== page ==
The next day everything was back to normal; the streets were choked with extra traffic, as everyone tried to get things done they hadn't been able to in the previous 48 hours. For now at least, it's business as usual.

Tuesday, November 09, 2004

Mid-term Report

I've now been in South America for a little over six months, so it's time for the mid-term report. Before going away, I set myself some goals. This was kind of mandatory - spending a year sampling local beverages and chasing female fellow travellers might be acceptable at age 22 or 23, but at 30+ it's necessary to set down some kind of life-improving, career-advancing or at least time-justifying Strategic Framework with Terms of Reference. Here's how I've done on the Key Performance Objectives so far:

Improving my Spanish: 8/10

This is one area where I give myself pretty good marks. The best things for improving your language skills are: staying in one place and getting to know people, getting a job, and involving yourself with local people of the opposite sex. I've done all of those things rather avidly, at the expense of other objectives. And my Spanish has improved: I feel relaxed and comfortable in most situations now, and in Arequipa often forget that I'm speaking my second language. Of course, there are still moments when I find something incomprehensible, or struggle to get words out...but then, that happens to me in English as well.

I've been quite good with books - have read once piece of serious literature from Chile, one from Peru, and am half way through another Peruvian one (how many pieces of serious literature do you read per year anyway??). Think I will read some thing Argentinian next. Bit more slack with movies - have watched far too many in English with subtitles. But there's really not that many Spanish-language movies at the cinema, and when I'm watching cable TV in my apartment in Arequipa I'm normally really tired.

The one area I haven't really challenged myself and am still lacking in confidence is speaking on the telephone. I really only ever call people I already know, and even then reluctantly. This is perhaps forgiveable, since I've always disliked the telephone. Nevertheless, this is an important area to work on.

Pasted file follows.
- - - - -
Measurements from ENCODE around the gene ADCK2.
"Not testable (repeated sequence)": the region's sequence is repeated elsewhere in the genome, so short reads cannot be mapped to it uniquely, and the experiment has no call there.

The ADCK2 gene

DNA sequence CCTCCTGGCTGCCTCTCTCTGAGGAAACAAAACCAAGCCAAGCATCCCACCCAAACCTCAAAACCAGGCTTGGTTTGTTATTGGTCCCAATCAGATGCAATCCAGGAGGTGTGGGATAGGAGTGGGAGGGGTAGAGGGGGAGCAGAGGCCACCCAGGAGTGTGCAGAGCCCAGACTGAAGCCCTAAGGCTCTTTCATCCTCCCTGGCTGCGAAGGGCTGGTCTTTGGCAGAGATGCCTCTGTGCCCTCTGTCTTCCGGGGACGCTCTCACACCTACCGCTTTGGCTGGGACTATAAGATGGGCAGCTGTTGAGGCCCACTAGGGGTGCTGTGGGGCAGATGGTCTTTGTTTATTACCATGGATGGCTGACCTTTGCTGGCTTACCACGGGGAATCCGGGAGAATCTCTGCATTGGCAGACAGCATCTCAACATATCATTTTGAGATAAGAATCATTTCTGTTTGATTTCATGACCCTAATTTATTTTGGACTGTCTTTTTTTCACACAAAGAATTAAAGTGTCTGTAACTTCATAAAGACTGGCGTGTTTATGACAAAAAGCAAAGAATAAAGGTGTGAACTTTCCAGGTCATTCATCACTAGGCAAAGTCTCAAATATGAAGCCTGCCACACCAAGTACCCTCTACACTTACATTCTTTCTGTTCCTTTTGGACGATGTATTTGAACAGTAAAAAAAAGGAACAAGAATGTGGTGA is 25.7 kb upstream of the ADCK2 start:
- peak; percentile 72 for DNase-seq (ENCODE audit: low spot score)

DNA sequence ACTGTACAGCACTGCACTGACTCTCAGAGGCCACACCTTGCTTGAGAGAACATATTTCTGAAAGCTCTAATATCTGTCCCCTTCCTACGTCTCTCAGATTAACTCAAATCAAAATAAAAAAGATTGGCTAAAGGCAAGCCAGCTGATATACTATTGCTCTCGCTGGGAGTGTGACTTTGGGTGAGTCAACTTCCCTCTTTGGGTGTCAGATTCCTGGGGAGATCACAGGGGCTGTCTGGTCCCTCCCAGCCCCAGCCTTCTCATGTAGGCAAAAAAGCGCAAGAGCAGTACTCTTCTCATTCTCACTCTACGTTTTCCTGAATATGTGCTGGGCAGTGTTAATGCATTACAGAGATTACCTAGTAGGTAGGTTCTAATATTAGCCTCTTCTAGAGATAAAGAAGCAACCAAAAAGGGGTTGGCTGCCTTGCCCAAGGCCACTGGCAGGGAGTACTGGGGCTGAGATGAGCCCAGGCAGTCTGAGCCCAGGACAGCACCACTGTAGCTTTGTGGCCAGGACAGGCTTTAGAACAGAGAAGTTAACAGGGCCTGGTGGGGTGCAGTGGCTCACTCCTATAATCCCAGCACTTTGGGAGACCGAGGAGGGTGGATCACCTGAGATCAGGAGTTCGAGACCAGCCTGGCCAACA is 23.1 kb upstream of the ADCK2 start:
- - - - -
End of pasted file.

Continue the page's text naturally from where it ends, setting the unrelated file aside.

Travel Writing: 7/10

This gets reasonable marks, if only for sheer volume. I've been quite good with the blog, after a slow start - I think it takes you a while to get the feeling for what to write, how much, and about what. Since I put the hit counter on my blog I've also noticed that regularly posting seems to have a big impact on the number of visits I get, which is obviously motivational - one must satisfy one's public...

I also wanted to put together some punchy travel stories that I can sell to magazines or newspapers. This is proving to be much more of a struggle for two reasons. One is that I haven't put quite enough effort into it - I keep getting distracted by other things. The other is that I just write too much. Whereas the ideal length for travel stories is around 1200 words, what I put together always seems to drift on to 2500-3000....well, I've always been verbose. I don't think I've got the style quite right either, and my research isn't as in-depth as it could be. There's a lack of experience there. I'm going to put in a significant effort on this one in the coming weeks.

Having Crazy Adventures and Seeing Exotic Places: 5.5/10

I scrape a bare pass mark here. I'm not being too down on myself, since some of the objectives are incompatible, and this one has been sacrificed for some of the goals listed above. In six months, I have ticked off the bare minmum of "must dos" in the countries I've visited: Machu Picchu and the Inca Trail, the Colca Canyon, San Pedro de Atacama and the Salar de Uyuni, the La Paz-Coroico road, Lake Titicaca. People on tight schedules, of course, sometimes do all these things in a month. I also get some extra ticks for the mountain climbing - Chachani and Misti might not be "technical" mountains, but how many people get above 6,000 metres at all?

However, I really haven't properly got off the Gringo Trail; almost all the places I've visisted are well-known tourist destinations. Sure, in Arequipa I've got away from doing purely gringo things (I get marks for that elsewhere). But it's still comfortable and touristic. I haven't taken the slow route from small town to small town in any country, soaking up the authentic culture and exploring little-known places. I haven't gone to any of the more impressive-sounding countries (Colombia, for reputation; Paraguay, for obscurity; Venezuela, for a bit of both).